Gas Prices Drop To Lowest Level In Nearly Four Years

On January 15, 2016, the California Department of Conservation (DOC) issued a notice of intent to propose emergency natural gas storage regulations in response to Governor Brown’s emergency proclamation to address the ongoing natural gas leak at the Aliso Canyon Natural Gas Storage Facility in Los Angeles County. The leak, detected in October 2015, is attributed to the failure of a 40-year-old pipe more than a thousand feet underground, allowing pressurized gas to flow back to the surface and into the atmosphere. While the methane emissions rate has been slowing due to reducing pressure from gas withdrawals, at one point, the leak was estimated to account for 25 percent of all methane emissions in the state.

Underground gas storage facilities involve injection of large quantities of gas into underground reservoirs for withdrawal during peak load periods. Industry stores methane underground in depleted oil and gas fields, aquifers, or salt caverns for future use as it is more economic than storing gas in tanks on the surface. The Aliso Canyon storage facility is an oil field that was converted into a natural gas storage reservoir in the 1970s. Although natural gas storage is critical for the economy and grid resilience in the transition to a low-carbon future, the California incident illustrates the risks associated with aging natural gas infrastructure and underscores the need for rigorous oversight using effective technology.

Natural gas is composed primarily of methane (approximately 80 percent) – a potent greenhouse gas. While natural gas burns cleaner than other fossil fuels, fugitive emissions during the production, storage, and delivery have the potential to undo much of the greenhouse gas benefits. Given the scale of the California site leak, regulatory outcomes could not only impact natural gas practices, but also the electricity sector, as natural gas utilization is assumed to grow significantly over the next decade as utilities shift away from coal generation in response to the Clean Power Plan.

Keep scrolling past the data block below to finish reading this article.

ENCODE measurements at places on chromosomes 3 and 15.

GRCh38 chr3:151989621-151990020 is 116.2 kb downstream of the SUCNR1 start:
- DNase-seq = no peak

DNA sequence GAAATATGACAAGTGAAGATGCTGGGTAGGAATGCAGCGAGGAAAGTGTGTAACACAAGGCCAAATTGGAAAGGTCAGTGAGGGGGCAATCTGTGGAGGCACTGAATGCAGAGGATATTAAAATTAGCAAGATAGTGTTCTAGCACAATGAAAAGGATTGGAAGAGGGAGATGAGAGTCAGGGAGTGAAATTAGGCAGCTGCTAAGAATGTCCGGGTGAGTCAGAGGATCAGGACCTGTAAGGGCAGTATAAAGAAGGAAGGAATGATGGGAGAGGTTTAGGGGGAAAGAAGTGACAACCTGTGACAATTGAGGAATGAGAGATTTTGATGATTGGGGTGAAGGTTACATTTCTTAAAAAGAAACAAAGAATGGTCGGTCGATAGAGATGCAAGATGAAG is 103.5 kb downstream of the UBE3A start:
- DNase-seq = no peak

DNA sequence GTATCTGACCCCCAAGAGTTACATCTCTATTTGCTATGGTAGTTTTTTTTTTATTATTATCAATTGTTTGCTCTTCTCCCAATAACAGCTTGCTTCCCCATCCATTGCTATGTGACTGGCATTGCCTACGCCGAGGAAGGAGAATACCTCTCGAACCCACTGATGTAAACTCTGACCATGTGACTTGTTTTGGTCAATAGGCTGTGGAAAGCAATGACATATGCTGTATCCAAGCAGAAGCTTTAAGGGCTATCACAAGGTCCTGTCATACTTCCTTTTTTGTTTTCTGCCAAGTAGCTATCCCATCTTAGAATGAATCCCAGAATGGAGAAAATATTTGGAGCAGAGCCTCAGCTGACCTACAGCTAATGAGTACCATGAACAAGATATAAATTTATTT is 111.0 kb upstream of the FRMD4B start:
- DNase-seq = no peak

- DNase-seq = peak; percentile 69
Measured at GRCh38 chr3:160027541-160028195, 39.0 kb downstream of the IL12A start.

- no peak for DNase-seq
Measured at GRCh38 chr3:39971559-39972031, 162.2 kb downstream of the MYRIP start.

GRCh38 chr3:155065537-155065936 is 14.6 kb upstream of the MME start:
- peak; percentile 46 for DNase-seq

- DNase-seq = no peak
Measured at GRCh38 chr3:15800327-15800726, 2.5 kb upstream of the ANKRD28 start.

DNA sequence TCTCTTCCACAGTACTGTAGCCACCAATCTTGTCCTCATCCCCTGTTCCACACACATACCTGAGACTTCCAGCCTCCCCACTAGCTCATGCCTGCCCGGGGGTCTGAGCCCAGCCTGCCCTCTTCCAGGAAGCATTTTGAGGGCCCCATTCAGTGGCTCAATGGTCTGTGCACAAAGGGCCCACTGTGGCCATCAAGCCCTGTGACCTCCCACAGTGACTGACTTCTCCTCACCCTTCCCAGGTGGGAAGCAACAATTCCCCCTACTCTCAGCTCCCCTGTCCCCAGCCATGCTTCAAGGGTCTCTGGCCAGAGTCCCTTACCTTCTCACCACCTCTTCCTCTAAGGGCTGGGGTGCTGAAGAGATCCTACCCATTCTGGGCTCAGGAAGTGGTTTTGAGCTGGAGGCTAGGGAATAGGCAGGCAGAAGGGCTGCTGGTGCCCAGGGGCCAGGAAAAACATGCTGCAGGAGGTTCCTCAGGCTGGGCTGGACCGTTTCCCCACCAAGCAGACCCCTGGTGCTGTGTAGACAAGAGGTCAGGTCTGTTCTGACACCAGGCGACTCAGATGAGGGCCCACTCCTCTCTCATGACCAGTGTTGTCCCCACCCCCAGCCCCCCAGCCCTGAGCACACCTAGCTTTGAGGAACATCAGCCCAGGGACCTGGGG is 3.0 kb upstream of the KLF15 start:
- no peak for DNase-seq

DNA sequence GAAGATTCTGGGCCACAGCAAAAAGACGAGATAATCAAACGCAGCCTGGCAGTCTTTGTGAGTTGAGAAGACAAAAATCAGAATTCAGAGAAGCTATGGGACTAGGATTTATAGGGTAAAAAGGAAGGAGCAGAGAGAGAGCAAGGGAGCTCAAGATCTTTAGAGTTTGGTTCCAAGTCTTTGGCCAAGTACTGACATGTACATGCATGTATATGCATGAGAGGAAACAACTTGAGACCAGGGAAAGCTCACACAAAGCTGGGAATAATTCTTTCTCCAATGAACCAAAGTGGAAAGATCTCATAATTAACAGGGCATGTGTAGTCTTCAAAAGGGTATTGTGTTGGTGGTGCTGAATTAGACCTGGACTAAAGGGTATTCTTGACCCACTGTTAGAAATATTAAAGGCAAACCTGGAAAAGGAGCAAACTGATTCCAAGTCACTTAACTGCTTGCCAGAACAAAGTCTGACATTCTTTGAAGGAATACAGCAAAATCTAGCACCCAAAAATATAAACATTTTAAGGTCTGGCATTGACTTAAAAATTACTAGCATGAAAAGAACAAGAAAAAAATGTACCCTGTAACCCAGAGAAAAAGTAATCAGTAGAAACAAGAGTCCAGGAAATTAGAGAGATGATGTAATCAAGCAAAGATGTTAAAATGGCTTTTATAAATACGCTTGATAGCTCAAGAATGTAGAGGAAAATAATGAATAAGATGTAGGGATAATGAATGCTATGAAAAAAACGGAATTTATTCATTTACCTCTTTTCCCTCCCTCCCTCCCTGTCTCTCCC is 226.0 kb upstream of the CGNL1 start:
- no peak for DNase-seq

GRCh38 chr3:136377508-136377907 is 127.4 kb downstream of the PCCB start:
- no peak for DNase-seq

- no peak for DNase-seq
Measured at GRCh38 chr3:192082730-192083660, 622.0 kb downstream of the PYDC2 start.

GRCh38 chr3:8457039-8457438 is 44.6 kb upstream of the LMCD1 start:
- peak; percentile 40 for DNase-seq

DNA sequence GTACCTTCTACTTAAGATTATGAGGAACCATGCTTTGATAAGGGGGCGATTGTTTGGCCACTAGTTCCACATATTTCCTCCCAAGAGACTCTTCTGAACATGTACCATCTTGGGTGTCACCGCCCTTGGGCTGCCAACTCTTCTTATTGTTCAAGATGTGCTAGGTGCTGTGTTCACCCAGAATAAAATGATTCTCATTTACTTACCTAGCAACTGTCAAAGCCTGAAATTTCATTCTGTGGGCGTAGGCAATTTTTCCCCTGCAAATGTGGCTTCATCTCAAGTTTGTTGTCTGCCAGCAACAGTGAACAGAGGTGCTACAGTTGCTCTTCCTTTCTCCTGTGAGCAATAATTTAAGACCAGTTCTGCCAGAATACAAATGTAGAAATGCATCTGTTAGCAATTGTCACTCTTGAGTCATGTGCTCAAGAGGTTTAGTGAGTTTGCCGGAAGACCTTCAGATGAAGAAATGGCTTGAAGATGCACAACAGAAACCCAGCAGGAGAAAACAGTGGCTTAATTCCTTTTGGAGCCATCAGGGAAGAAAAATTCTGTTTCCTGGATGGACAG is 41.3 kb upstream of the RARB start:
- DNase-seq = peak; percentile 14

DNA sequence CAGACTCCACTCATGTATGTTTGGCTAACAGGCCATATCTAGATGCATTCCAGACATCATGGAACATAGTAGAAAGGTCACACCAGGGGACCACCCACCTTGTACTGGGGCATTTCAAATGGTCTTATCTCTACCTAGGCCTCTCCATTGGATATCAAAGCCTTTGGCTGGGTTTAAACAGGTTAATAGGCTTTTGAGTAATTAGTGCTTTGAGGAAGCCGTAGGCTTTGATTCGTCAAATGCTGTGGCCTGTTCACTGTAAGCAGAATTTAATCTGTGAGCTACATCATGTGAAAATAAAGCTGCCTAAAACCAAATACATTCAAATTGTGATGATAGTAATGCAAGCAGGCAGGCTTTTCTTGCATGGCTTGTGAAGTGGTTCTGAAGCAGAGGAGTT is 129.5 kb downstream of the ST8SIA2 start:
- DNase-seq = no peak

Current methane reduction measures from oil and gas operations primarily target above-ground pipeline infrastructure on storage sites, rather than subsurface malfunctions. Given methane’s substantial environmental impact, regulatory requirements for real-time methane detection and controls to address below-ground leaks will become increasingly crucial for sustainability.

Originally published by EnerKnol.

EnerKnol provides U.S. energy policy research and data services to support investment decisions across all sectors of the energy industry. Headquartered in New York City, EnerKnol is proud to be a NYC ACRE company.